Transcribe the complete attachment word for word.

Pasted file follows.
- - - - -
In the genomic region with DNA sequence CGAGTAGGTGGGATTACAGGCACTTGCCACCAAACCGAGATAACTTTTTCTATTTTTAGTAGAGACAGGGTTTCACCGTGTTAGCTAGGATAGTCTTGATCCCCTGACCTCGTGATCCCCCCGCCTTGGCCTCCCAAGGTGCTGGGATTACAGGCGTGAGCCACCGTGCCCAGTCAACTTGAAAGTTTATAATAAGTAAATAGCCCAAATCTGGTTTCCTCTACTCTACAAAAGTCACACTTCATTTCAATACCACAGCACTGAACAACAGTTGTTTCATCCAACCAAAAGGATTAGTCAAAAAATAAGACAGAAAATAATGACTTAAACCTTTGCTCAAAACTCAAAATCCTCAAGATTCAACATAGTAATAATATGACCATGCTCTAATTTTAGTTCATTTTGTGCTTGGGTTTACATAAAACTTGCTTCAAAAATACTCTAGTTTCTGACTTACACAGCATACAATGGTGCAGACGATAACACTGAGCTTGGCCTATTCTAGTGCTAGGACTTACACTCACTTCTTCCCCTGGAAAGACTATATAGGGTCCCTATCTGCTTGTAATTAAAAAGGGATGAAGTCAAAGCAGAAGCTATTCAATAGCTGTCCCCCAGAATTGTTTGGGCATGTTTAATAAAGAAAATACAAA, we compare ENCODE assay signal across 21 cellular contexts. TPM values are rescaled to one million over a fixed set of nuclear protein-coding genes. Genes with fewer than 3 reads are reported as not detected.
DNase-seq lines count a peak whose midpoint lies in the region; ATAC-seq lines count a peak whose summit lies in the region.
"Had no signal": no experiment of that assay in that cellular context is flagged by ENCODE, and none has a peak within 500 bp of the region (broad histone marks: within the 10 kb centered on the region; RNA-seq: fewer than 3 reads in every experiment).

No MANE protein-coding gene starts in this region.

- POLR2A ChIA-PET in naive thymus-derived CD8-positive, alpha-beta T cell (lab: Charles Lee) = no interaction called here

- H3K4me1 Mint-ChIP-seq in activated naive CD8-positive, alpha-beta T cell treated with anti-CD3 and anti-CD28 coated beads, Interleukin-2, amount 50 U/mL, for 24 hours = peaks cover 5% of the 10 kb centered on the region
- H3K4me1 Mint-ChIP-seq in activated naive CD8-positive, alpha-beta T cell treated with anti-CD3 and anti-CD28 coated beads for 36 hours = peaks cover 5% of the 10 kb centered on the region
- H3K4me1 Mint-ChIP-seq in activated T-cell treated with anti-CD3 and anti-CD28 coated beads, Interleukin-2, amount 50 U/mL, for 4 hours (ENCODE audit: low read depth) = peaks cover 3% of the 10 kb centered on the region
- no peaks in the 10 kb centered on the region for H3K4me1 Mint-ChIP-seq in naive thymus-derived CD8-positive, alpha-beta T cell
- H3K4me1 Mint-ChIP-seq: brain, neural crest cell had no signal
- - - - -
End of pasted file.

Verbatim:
In the genomic region with DNA sequence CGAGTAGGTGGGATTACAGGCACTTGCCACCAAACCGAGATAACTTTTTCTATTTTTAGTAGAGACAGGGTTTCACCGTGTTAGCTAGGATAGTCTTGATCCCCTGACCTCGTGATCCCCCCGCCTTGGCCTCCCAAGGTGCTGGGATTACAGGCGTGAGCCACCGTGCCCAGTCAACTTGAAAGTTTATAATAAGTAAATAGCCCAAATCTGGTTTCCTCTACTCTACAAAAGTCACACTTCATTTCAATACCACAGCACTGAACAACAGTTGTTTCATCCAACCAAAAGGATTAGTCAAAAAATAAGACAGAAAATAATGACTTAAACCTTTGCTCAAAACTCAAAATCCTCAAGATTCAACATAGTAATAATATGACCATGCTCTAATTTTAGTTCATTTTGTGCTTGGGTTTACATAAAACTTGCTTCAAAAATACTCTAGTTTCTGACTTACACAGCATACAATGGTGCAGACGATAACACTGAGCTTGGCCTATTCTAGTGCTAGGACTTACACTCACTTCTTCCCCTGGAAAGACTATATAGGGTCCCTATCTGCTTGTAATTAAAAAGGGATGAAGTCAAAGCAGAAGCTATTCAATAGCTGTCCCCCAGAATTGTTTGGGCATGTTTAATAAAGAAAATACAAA, we compare ENCODE assay signal across 21 cellular contexts. TPM values are rescaled to one million over a fixed set of nuclear protein-coding genes. Genes with fewer than 3 reads are reported as not detected.
DNase-seq lines count a peak whose midpoint lies in the region; ATAC-seq lines count a peak whose summit lies in the region.
"Had no signal": no experiment of that assay in that cellular context is flagged by ENCODE, and none has a peak within 500 bp of the region (broad histone marks: within the 10 kb centered on the region; RNA-seq: fewer than 3 reads in every experiment).

No MANE protein-coding gene starts in this region.

- POLR2A ChIA-PET in naive thymus-derived CD8-positive, alpha-beta T cell (lab: Charles Lee) = no interaction called here

- H3K4me1 Mint-ChIP-seq in activated naive CD8-positive, alpha-beta T cell treated with anti-CD3 and anti-CD28 coated beads, Interleukin-2, amount 50 U/mL, for 24 hours = peaks cover 5% of the 10 kb centered on the region
- H3K4me1 Mint-ChIP-seq in activated naive CD8-positive, alpha-beta T cell treated with anti-CD3 and anti-CD28 coated beads for 36 hours = peaks cover 5% of the 10 kb centered on the region
- H3K4me1 Mint-ChIP-seq in activated T-cell treated with anti-CD3 and anti-CD28 coated beads, Interleukin-2, amount 50 U/mL, for 4 hours (ENCODE audit: low read depth) = peaks cover 3% of the 10 kb centered on the region
- no peaks in the 10 kb centered on the region for H3K4me1 Mint-ChIP-seq in naive thymus-derived CD8-positive, alpha-beta T cell
- H3K4me1 Mint-ChIP-seq: brain, neural crest cell had no signal